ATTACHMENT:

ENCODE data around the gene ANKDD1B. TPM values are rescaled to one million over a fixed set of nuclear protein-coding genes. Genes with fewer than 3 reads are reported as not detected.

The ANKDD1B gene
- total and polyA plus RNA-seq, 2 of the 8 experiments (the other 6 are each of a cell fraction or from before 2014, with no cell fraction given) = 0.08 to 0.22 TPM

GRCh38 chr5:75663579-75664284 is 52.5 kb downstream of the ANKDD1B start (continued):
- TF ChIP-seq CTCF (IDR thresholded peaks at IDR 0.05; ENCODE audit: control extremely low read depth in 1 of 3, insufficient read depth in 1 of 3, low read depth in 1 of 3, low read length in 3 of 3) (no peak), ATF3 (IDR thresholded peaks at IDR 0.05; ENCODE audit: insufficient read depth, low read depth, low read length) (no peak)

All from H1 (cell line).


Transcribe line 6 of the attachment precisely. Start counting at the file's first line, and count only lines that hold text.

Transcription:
All from H1 (cell line).